Arabs Stage Mass Protests Same Day Kerry’s Deadline for Talks

Monday, June 3rd, 2013

Palestinian Authority organizers in Ramallah and Gaza published on Monday plans for massive protests at the Temporary Armistice borders that existed from 1948 until the Six-Day War in 1967, on the same day that U.S. Secretary of State John Kerry has declared a deadline for an agreement by PA Chairman Mahmoud Abbas and Israel to resume direct talks.

The protests and the deadline are on Friday, June 7, which also is the anniversary of the return of the Temple Mount to Jewish hands after 2,000 years.

It might have been a brainstorm by someone in the State Dept. to choose the date as being symbolic for enemies to make up and live in peace with each other forever.

If so, it illustrates to the Nth degree how little American policymakers understand the Israeli-Arab struggle, let alone the entire Middle East.

If the timing was a coincidence, it shows how totally inept they are.

Organizers of the protests plan simultaneous demonstrations in Jordan and other Arab countries.

In Israel, Arabs have been told to arrive in large numbers towards the old borders of Israel that existed as the Temporary Armistice Lines until the Six-Day War in 1967.

Protests are planned at the Kalandia checkpoint at northern Jerusalem, at the Damascus Gate in the Old City, Rachel’s Tomb, which is several hundred yards from the southern Jerusalem neighborhood of Jerusalem and which borders Bethlehem, in northern Gaza near the security fence, and at the Jordanian border.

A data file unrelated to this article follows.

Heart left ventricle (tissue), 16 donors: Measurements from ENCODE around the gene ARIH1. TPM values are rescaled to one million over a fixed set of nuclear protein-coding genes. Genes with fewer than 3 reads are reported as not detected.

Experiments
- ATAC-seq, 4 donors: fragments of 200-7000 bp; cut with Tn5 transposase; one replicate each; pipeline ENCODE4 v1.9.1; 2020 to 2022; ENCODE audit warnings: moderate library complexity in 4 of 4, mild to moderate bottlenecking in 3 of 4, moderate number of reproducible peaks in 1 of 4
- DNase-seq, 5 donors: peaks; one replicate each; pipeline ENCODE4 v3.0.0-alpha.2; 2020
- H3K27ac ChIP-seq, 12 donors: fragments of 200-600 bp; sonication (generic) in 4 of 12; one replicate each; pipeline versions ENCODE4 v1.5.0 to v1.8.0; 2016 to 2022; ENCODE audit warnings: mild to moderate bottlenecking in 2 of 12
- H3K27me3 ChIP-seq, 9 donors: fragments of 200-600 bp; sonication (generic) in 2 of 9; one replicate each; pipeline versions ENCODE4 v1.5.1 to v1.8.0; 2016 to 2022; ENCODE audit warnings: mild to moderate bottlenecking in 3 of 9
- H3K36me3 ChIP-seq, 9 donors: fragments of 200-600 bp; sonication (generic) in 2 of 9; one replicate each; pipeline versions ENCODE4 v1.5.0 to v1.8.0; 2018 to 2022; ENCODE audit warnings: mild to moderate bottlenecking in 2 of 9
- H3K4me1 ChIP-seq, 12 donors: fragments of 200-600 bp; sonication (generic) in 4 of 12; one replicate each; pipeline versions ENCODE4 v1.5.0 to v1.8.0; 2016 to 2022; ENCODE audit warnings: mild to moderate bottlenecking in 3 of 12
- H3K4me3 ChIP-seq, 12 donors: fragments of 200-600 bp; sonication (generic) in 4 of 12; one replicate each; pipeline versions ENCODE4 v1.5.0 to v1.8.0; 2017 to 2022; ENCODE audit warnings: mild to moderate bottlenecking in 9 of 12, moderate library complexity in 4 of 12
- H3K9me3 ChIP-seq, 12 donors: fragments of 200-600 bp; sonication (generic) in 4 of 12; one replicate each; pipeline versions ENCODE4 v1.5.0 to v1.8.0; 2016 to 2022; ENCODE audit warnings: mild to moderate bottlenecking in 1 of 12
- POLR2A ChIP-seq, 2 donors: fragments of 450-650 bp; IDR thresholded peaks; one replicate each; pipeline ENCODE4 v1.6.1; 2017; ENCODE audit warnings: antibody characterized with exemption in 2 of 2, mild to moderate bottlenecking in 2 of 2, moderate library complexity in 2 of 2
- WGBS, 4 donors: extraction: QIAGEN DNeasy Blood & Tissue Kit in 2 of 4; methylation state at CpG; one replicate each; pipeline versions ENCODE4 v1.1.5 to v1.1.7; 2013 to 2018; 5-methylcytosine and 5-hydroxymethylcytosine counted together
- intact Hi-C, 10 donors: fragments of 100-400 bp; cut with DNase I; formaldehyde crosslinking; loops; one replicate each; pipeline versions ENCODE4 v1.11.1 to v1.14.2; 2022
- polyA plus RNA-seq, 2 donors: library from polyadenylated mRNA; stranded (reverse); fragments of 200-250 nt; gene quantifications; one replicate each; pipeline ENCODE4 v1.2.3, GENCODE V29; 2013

Previous mass marches have been a total failure, but this time the stakes are high. If Abbas actually does back down and agree to speak with Israel without pre-conditions, his life literally could be in danger. If he does not, he risks the total wrath of the United States, but at this point, he might not care.

“Despite his good intentions, Kerry so far looks like a naive and ham-handed diplomat who has been acting like a bull in the china shop of the Israeli-Palestinian conflict,” wrote Barak Ravid, diplomatic correspondent for Haaretz.

“It is a Lone-Ranger type of effort so far,” said Marwan Muasher, a former Jordanian foreign minister who is now at the Carnegie Endowment for International Peace think tank, quoted by Reuters correspondent Arshad Mohamed, who covers the State Dept.

“The perception in the region is this is a process of buying time … that the White House is not serious about committing to what it takes to get this issue resolved,” Muasher added. “I don’t think people are questioning the motives of Kerry, everyone thinks he is serious about this – and he is serious about this – but he is just acting alone.”

That is the truth. Kerry is alone in the Middle East, a fish out of water.